You’re Never Weird on the Internet (Almost): A Memoir (Touchstone, 2015)

I recommend it, but do not buy the book. Felicia Day’s autobiography, You’re Never Weird on the Internet (Almost): A Memoir, should not be on your bookshelf. You’d miss out. I’ll explain, but allow me to digress.

You are Never Weird on the Internet by Felicia Day For those of you who are not nerds… rrrr, I mean… who have not heard of Felicia Day, she is a “situationally famous” celebrity who created one of the first and most influential web series, a spoof of the online gaming world called “The Guild.” She is also the quintessential “gamer girl.”

So in part, this book is like a light-hearted walk down memory lane for computer geeks like me. She had me at Compuserve. Hearing someone reminisce wistfully about Prodigy, Ultima, and other milestones of the early personal computer era made me want to wave my hand in the air shouting “Me too! Me too!” However, as fun as this is, I wouldn’t be recommending this work to my teacher friends if it was just a telling of computer gaming history.

No, the heart of this book is the story of the growth, victories and missteps of a social misfit – a recognizable “gifted kid” – and the important part computer gaming held in her personal development, destruction, and rebuild. As a teacher of overachieving gifted kids, I recognized all of the social anxiety and perfectionist pain she talks about. I see it in my students. And the book explains once and for all why a healthy kid would want to sit for hours playing online games instead of running around outside. My students would so get her, right down to her inner “dick dick” (it’s a thing; look it up <grin>). If it wouldn’t get their parents mad at me (“Prolly too many swears” ~ @feliciaday), I’d love for my grade 6/7 students to hear the lessons she learned (many, the hard way) going from homeschooled outsider to successful actress, writer, and producer. Frankly, I believe it has the potential to save them a lot of grief.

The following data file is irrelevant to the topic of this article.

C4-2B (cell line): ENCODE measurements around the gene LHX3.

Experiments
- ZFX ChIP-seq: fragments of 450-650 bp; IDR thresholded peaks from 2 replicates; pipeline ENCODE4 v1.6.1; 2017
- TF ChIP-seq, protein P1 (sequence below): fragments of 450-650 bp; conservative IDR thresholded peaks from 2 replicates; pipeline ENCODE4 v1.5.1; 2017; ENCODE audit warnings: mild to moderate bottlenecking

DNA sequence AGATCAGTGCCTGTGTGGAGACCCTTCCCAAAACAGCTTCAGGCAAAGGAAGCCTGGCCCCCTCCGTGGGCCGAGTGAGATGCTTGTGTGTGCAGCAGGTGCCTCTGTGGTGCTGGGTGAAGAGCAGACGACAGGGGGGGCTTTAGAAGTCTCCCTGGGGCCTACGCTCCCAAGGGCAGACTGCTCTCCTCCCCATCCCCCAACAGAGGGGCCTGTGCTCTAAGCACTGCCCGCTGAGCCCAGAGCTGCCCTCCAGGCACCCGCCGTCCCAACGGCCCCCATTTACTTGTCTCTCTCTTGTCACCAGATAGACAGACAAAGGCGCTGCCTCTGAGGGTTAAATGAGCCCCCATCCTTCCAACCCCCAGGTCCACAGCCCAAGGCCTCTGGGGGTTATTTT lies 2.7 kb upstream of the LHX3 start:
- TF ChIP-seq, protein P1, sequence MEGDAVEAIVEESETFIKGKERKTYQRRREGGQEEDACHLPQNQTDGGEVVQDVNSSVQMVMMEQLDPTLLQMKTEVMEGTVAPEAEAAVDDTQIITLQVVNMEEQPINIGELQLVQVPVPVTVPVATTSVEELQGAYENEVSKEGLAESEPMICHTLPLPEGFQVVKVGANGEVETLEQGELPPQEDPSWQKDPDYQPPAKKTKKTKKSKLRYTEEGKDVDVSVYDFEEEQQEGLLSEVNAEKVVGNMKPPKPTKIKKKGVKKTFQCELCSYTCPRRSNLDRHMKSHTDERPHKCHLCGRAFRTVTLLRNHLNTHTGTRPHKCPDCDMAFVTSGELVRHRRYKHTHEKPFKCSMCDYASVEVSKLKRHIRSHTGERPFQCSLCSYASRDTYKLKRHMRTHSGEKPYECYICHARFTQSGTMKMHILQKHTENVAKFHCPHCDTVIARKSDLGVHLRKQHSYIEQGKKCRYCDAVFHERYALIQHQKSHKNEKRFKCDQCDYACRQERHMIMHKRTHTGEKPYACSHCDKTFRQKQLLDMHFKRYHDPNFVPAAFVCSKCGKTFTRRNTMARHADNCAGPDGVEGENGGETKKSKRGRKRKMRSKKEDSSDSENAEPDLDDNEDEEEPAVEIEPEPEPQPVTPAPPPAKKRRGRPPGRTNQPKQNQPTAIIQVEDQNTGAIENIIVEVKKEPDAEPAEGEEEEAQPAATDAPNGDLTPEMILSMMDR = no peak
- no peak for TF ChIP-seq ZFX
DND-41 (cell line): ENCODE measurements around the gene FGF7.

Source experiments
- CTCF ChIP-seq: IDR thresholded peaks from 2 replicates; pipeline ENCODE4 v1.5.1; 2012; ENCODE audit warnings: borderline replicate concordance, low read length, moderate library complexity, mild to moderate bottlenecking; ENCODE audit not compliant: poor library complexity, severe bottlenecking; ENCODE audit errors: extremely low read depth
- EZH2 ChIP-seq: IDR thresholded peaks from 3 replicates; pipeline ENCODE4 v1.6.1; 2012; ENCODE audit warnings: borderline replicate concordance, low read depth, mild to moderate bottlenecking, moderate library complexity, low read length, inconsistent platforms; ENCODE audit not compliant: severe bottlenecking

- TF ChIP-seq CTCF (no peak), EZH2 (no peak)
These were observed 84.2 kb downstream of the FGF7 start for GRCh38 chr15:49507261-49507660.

But please hear me. Do not buy this book. Instead, do yourself a huge favour and buy the audiobook. With a paper book, you’d miss so much of the humour, vulnerability and heart wrenching sincerity poured out through the many nuanced voices of Felicia Day herself. (German opera just does not play the same on the written page. <grin>) But if you must get the paper version of the book, buy it at a signing session at a convention or from her on her book tour. It will give you a chance to get an autograph and tell her in person “Thank you. I appreciate your work. And your 4.0 heart.”

Ah, crud. I think I just turned into a #fanboy. 🙂

Would it go to Costa Rica?

Adventures in de-junking. Keeping the memory; disposing of the corporeal.

The Rubble in the Living Room

My name is Greg, and I’m a packrat. A recovering packrat, I’d like to think. Packmouse? And yes I hear all of you laughing in disbelief. I love you anyways.

The start of my recovery was triggered last year. My wife and I spent virtually the entire summer of 2014 moving my mother-in-law from a two story home into a tiny retirement apartment. Packing, sorting, donating, and ultimately throwing away literally tons of items nearly killed us. We came away from that experience with a greater appreciation of the appeal of arson vowing never to inflict that same experience on our kids. While I do not think I could ever be a true minimalist, the merits of “less” finally hit my soul in a real way that summer.

However, downsizing will be hard for me. I relish my role as the “thing borrowing library” for my friends and relatives who are minimalists and don’t have what they need half the time. I am also terribly sentimental (McDonald’s Happy Meal toys can be heirlooms, right?), excited by rediscovery (Oh, look what I just found! I wondered where that went!), and actually very creative about my clutter. So downsizing is truly not in my nature and the task is frankly daunting.

So here is what I plan to do: